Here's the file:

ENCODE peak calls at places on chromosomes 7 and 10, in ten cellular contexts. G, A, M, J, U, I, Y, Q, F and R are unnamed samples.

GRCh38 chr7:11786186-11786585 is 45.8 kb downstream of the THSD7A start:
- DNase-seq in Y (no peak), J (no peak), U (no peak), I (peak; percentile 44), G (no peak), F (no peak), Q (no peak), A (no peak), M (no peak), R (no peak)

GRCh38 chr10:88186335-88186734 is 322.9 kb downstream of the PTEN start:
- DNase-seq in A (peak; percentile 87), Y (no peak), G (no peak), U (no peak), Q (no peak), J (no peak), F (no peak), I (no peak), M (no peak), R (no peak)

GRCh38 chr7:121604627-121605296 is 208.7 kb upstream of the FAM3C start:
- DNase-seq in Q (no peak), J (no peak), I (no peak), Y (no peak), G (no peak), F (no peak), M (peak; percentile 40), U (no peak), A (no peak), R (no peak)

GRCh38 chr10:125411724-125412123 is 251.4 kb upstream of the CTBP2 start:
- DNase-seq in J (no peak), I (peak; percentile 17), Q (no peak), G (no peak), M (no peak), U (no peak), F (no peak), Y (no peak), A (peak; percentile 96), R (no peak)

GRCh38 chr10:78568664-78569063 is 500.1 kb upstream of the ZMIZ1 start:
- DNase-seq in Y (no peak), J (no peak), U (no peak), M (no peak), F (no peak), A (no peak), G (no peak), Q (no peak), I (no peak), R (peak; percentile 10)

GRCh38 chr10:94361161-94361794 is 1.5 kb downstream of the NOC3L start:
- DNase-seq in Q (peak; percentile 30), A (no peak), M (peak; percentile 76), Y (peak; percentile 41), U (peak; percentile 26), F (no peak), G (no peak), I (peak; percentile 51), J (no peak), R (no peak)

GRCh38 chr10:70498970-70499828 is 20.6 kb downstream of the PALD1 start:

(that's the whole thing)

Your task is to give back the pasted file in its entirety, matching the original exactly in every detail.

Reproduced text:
ENCODE peak calls at places on chromosomes 7 and 10, in ten cellular contexts. G, A, M, J, U, I, Y, Q, F and R are unnamed samples.

GRCh38 chr7:11786186-11786585 is 45.8 kb downstream of the THSD7A start:
- DNase-seq in Y (no peak), J (no peak), U (no peak), I (peak; percentile 44), G (no peak), F (no peak), Q (no peak), A (no peak), M (no peak), R (no peak)

GRCh38 chr10:88186335-88186734 is 322.9 kb downstream of the PTEN start:
- DNase-seq in A (peak; percentile 87), Y (no peak), G (no peak), U (no peak), Q (no peak), J (no peak), F (no peak), I (no peak), M (no peak), R (no peak)

GRCh38 chr7:121604627-121605296 is 208.7 kb upstream of the FAM3C start:
- DNase-seq in Q (no peak), J (no peak), I (no peak), Y (no peak), G (no peak), F (no peak), M (peak; percentile 40), U (no peak), A (no peak), R (no peak)

GRCh38 chr10:125411724-125412123 is 251.4 kb upstream of the CTBP2 start:
- DNase-seq in J (no peak), I (peak; percentile 17), Q (no peak), G (no peak), M (no peak), U (no peak), F (no peak), Y (no peak), A (peak; percentile 96), R (no peak)

GRCh38 chr10:78568664-78569063 is 500.1 kb upstream of the ZMIZ1 start:
- DNase-seq in Y (no peak), J (no peak), U (no peak), M (no peak), F (no peak), A (no peak), G (no peak), Q (no peak), I (no peak), R (peak; percentile 10)

GRCh38 chr10:94361161-94361794 is 1.5 kb downstream of the NOC3L start:
- DNase-seq in Q (peak; percentile 30), A (no peak), M (peak; percentile 76), Y (peak; percentile 41), U (peak; percentile 26), F (no peak), G (no peak), I (peak; percentile 51), J (no peak), R (no peak)

GRCh38 chr10:70498970-70499828 is 20.6 kb downstream of the PALD1 start: